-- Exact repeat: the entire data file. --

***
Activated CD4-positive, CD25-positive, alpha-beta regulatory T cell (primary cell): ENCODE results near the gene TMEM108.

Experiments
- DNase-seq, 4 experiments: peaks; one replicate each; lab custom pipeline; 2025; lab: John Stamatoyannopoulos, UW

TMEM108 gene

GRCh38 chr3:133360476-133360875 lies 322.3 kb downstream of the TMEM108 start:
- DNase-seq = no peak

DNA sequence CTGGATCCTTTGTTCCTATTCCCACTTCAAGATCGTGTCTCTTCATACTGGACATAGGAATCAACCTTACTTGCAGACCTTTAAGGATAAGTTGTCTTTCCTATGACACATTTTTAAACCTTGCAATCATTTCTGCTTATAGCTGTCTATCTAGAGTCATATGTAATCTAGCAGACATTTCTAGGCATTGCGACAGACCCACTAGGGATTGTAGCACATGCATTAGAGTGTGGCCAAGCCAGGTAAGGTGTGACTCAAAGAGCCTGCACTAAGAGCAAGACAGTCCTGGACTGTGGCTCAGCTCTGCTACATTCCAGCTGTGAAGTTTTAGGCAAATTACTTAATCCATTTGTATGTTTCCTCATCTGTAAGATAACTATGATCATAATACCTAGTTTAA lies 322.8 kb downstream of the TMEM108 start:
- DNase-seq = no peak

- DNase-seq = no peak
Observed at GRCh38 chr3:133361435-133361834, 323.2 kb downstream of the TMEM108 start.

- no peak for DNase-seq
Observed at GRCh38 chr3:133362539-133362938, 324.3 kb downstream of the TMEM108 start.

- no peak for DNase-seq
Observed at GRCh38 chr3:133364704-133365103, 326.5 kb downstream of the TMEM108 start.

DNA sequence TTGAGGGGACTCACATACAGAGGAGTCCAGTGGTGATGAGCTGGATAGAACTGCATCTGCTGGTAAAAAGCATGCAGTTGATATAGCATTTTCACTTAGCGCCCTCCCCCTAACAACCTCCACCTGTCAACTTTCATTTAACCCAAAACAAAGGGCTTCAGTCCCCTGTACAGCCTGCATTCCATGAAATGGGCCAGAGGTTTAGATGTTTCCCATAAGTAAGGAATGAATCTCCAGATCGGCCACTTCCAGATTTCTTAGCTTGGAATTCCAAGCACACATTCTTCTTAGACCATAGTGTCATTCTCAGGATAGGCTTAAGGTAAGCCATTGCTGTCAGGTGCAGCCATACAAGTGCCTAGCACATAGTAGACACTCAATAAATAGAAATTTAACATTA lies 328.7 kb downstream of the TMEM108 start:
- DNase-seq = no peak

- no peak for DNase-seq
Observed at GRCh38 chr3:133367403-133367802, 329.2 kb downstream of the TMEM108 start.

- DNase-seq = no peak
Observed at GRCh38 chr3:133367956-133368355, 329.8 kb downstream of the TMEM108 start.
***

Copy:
Activated CD4-positive, CD25-positive, alpha-beta regulatory T cell (primary cell): ENCODE results near the gene TMEM108.

Experiments
- DNase-seq, 4 experiments: peaks; one replicate each; lab custom pipeline; 2025; lab: John Stamatoyannopoulos, UW

TMEM108 gene

GRCh38 chr3:133360476-133360875 lies 322.3 kb downstream of the TMEM108 start:
- DNase-seq = no peak

DNA sequence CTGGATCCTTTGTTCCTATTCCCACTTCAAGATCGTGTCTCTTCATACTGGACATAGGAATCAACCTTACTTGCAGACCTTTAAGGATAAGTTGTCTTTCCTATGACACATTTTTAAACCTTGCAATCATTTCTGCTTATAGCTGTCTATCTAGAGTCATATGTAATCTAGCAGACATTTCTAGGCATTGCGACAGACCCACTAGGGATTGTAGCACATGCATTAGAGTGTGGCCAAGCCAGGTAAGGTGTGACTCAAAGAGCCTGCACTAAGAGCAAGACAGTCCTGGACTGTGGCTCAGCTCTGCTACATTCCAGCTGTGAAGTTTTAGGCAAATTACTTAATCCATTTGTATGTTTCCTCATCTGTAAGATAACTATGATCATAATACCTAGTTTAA lies 322.8 kb downstream of the TMEM108 start:
- DNase-seq = no peak

- DNase-seq = no peak
Observed at GRCh38 chr3:133361435-133361834, 323.2 kb downstream of the TMEM108 start.

- no peak for DNase-seq
Observed at GRCh38 chr3:133362539-133362938, 324.3 kb downstream of the TMEM108 start.

- no peak for DNase-seq
Observed at GRCh38 chr3:133364704-133365103, 326.5 kb downstream of the TMEM108 start.

DNA sequence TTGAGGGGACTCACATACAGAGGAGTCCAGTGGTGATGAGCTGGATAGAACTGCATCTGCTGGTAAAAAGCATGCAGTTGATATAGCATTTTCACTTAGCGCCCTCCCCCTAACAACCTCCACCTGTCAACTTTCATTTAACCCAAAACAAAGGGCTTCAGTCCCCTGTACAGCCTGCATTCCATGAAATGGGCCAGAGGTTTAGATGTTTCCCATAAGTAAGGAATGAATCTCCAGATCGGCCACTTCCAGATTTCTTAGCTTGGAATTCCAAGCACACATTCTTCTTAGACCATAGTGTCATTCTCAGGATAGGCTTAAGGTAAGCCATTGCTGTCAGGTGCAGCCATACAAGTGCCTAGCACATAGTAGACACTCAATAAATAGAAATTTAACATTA lies 328.7 kb downstream of the TMEM108 start:
- DNase-seq = no peak

- no peak for DNase-seq
Observed at GRCh38 chr3:133367403-133367802, 329.2 kb downstream of the TMEM108 start.

- DNase-seq = no peak
Observed at GRCh38 chr3:133367956-133368355, 329.8 kb downstream of the TMEM108 start.